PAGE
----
The word of the day is "settlement" for Volkswagen (NASDAQOTH:VWAGY). Last week, the auto company settled in court for a number of fines, which ultimately boil down to "don't use test-sensing software to cheat your way out of regulations compliance."
In this industrials segment from the Industry Focus podcast, Sean O'Reilly and John Rosevear talk about what exactly Volkswagen was doing to cheat on the tests, why it's such a huge deal (especially in the U.S.), just what the company is settling on, what it is doing to offset the damage it did, how much this is ultimately going to cost the company, and more.
A transcript follows the video.
This podcast was recorded on June 30, 2016.
Sean O'Reilly: Joining me on-air via Skype is Motley Fool's senior auto specialist John Rosevear. John, what is the good word?
John Rosevear: The good word today is "settlement," as in Volkswagen's.
O'Reilly: Yeah. We're not talking about energy like we always do, it seems, on this show. We're talking about something that I don't think we did on the energy, materials, and industrials show enough, which was the Volkswagen scandal that came out -- was that, what, six months ago?
Rosevear: Yeah. It was in September that the world first learned about it. There'd been an investigation and a back-and-forth going on for a long time. What happened was the EPA and CARB, the California Air Resources Board, which is a powerful regulatory agency, charged Volkswagen with using what they called "defeat devices" in certain of their diesel engines that they sold in the U.S. "Defeat device" is a technical term under the Clean Air Act. It means basically you're skirting emissions controls somehow. What VW was doing was they had programmed the car's software to turn on the emission controls connected to the engine only when the car detected that a government emissions test was happening, and there were certain ways where they could reasonably do that.
This is a huge thing. This affects, in the U.S., about 482,000 VW and Audi vehicles sold from 2009 to 2015. I mean, there are millions of these things worldwide, about 11 million in total. The issue, and the reason, it's such a big deal in the U.S., is the specific flavor of emission controls that are relevant to diesel. Diesel engines that don't have clean-air systems on them cause smog. They emit nitrogen oxides, and that's what causes smog. This is why California hates it so much. If you're of a certain age like me, you'll remember when L.A. was a smoggy mess. Now it's only lightly smoggy. That's because the California Air Resources Board has been so militant about cleaning all this stuff up. They're furious, the EPA is furious, it's a flagrant violation. They went back and forth for months with VW to get to a settlement, and that's apparently what we got this week.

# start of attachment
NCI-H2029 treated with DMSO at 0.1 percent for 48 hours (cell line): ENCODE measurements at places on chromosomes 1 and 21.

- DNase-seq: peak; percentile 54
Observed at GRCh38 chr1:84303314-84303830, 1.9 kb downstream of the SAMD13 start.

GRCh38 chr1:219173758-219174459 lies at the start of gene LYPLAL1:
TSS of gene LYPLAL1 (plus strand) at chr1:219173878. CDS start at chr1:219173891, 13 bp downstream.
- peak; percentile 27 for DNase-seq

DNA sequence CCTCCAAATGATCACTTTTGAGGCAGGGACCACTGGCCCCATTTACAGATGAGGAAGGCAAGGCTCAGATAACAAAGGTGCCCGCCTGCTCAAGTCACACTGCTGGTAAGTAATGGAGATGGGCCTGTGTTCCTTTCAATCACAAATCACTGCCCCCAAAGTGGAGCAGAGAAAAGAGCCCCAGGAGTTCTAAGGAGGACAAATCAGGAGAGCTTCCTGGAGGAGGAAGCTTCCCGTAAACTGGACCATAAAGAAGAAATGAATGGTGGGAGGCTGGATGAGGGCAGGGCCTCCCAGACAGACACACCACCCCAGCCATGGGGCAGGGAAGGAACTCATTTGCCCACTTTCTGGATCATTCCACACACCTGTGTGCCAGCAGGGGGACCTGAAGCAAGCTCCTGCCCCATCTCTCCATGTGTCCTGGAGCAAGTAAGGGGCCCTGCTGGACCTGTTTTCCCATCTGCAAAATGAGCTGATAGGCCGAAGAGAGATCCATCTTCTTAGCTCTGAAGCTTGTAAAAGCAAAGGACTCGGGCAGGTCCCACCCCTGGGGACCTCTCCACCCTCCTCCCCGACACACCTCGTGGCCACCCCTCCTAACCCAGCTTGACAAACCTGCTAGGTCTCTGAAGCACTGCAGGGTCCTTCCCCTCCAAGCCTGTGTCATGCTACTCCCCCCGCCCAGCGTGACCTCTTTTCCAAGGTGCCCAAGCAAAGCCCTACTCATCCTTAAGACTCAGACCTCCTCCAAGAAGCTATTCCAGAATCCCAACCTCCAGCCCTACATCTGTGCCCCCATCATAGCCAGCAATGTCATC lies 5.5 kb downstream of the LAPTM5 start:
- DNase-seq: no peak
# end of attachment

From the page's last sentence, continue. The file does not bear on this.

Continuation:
O'Reilly: Yeah. When this came out, I was like, "You cannot make this stuff up." It's staggering! John, why'd they do it?
Rosevear: Well, think about a top-down hierarchical German company, and almost in some movie stereotypes here, where they came in and told the engineers, "You will design clean diesels, they will hit these performance and fuel economy targets, and it will cost this much." The engineers went round and round and round, and decided they couldn't do it. Somebody -- and it is still months after all this broke, it's still unclear who exactly authorized this and how high up the decision went inside VW -- somebody decided, "All right, we'll create a workaround, a cheat."
O'Reilly: No heads have rolled.
Rosevear: Some heads have rolled. The CEO, Martin Winterkorn, left a couple days after this broke. He was replaced by Matthias Mueller, who had been Porsche's CEO, and Mueller has been trying to get his arms around this thing, and it's been quite something. He seems pretty capable, but there's a lot here.
O'Reilly: I don't know if anybody could handle this. Just got the settlement very recently. What is in there? What does Volkswagen have to do to make this right?
Rosevear: First and foremost, it's a ton of money. They're going to make it right with...Well, let's back up a second. What they're settling, first of all, are the charges from the EPA, the charges from the California folks, a separate set of charges from the Federal Trade Commission, who said: "Hey, you were advertising clean diesels. Now we've got you on false advertising."
O'Reilly: Oh my gosh!
Rosevear: Most of it was a series of class action suits that were consolidated all together with all of these civil claims from the government in one giant court case in California -- suits by the owners basically saying: "Hey, now my car's worthless. What the heck?"
Rosevear: "I bought it on these premises." First and foremost, VW is setting up a settlement fund that will have a maximum value of just over $10 billion. This is to compensate owners. All owners will get a cash payment of between around $5,000 and around $10,000.